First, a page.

The O-Antiphons and the Production of (Women’s) Desire 

Editor’s Note: Between December 17 and 23, we will be offering daily translations and renderings of the O-Antiphons from Pray Tell contributor Teresa Berger. Her introduction is below. These texts were originally published in Teresa’s book, Fragments of Real Presence (Crossroads, 2005). Advent blessings to you and yours!


O IntroBeginning with the 17th of December, the liturgical tradition marks each day until Christmas Eve with an ancient and mysterious text, one of the so-called O-Antiphons. Meanwhile, the world we inhabit—and in which the liturgical tradition has to be lived for it to be real—counts the shopping days left before Christmas. Women in particular balance the tensions of these differing yet tightly intertwined ways of marking time. It is to women’s lives, then, that I turn for insight into how to live these days. I begin with the O-Antiphons themselves, going back to the terse Latin text and its literal translation, in order then to speak afresh the deepest longing of these texts. Next, I turn to the lived lives of women in the days before Christmas and reflect on the cultural production of (women’s) desires that surrounds us. My guiding question is whether the crisscrossing of the desire voiced in the O-Antiphons with the desires of the material world can illumine a God who comes to be born among us.

The O-Antiphons 

The O-Antiphons are among the most magnificent and ancient compositions of the Roman liturgy. Dating back to at least the seventh century, they are antiphons for the Magnificat, chanted at Vespers on the days before Christmas Eve. They are named “O” after their introductory exclamation of longing. The number of O-Antiphons has varied over the course of the centuries, sometimes to as many as twelve, but the norm now is seven.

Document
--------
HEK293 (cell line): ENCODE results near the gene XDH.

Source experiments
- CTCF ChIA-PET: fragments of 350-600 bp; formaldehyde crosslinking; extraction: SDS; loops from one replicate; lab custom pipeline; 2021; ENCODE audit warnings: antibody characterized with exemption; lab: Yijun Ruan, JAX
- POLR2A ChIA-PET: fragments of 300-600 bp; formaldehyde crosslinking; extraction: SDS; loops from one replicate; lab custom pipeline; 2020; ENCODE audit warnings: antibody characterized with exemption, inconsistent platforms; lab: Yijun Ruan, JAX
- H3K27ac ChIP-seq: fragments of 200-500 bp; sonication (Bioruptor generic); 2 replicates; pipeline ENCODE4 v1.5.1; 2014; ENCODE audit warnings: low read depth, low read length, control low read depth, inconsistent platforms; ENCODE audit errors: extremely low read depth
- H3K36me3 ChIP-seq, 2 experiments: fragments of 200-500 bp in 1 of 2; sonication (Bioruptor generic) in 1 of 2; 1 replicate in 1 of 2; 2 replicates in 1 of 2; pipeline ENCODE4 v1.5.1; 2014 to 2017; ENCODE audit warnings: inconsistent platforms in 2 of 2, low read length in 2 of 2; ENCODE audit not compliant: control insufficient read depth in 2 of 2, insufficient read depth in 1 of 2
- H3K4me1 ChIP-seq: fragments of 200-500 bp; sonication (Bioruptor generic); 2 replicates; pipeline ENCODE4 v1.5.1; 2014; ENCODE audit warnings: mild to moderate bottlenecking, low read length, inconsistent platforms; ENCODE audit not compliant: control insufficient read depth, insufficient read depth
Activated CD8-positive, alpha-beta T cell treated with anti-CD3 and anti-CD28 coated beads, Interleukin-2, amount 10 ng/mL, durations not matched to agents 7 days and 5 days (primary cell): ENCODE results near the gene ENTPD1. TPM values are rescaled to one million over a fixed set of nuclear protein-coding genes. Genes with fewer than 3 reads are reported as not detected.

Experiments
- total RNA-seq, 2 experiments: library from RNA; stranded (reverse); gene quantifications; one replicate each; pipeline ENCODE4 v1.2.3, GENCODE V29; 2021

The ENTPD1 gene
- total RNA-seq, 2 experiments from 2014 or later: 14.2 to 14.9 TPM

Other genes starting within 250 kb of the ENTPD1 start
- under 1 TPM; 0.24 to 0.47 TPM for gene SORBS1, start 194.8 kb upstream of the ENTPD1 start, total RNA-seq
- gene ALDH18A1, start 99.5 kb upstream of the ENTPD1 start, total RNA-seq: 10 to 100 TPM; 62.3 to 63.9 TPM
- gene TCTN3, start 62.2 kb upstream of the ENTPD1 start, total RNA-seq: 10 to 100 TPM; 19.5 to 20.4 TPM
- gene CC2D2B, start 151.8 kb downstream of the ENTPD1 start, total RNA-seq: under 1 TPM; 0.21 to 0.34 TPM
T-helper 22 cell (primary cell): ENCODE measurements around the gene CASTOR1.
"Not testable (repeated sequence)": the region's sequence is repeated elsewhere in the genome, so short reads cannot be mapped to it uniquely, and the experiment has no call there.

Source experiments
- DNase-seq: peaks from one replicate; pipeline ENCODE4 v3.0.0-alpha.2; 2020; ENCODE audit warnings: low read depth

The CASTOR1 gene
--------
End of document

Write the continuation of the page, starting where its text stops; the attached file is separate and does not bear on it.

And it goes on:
The O-Antiphons give voice to the deepest longing of Advent, the coming of the Redeemer. Each daily antiphon takes a different image from the Hebrew Scriptures—Wisdom, Lord of Israel, Root of Jesse, Key of David, Dawn, King of Nations, Emmanuel—to plead for the coming of Christ. Together, these antiphons move toward Christ’s birth, celebrated the day after the last of them has been chanted, an event that is the answer to the pleading for the coming of the Redeemer. In English-speaking contexts, the well-known hymn “O Come, O Come, Emmanuel” has popularized these O-Antiphons far beyond the confines of ecclesial tradition.

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